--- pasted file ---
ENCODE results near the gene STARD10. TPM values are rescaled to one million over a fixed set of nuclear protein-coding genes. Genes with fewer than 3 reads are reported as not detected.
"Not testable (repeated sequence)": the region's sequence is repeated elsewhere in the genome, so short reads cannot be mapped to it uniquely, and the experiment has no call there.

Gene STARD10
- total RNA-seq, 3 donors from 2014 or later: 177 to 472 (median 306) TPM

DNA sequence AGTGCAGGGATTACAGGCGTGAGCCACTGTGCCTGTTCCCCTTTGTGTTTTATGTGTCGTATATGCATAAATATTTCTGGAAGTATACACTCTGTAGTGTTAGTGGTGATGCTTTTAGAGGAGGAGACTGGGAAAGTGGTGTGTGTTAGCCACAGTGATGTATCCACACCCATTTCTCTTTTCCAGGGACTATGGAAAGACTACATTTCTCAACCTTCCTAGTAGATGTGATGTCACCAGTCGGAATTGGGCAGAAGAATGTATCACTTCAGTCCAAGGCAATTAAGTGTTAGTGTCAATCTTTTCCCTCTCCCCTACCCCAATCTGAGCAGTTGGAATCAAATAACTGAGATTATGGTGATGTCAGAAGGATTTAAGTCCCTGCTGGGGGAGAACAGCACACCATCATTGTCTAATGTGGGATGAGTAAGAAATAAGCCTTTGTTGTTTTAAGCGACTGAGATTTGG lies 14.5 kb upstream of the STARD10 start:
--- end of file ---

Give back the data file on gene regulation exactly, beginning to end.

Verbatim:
ENCODE results near the gene STARD10. TPM values are rescaled to one million over a fixed set of nuclear protein-coding genes. Genes with fewer than 3 reads are reported as not detected.
"Not testable (repeated sequence)": the region's sequence is repeated elsewhere in the genome, so short reads cannot be mapped to it uniquely, and the experiment has no call there.

Gene STARD10
- total RNA-seq, 3 donors from 2014 or later: 177 to 472 (median 306) TPM

DNA sequence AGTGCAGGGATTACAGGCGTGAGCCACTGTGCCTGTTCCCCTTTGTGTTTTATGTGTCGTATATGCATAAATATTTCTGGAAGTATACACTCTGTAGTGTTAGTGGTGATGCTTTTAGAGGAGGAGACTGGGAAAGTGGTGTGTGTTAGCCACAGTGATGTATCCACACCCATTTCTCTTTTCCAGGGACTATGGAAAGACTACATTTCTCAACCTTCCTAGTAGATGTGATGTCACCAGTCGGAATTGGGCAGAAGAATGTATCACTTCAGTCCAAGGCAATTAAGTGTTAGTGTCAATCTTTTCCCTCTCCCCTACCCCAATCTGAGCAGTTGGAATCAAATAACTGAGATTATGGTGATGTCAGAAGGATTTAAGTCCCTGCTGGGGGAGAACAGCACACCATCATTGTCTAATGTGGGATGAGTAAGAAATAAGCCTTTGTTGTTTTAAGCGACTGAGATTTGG lies 14.5 kb upstream of the STARD10 start: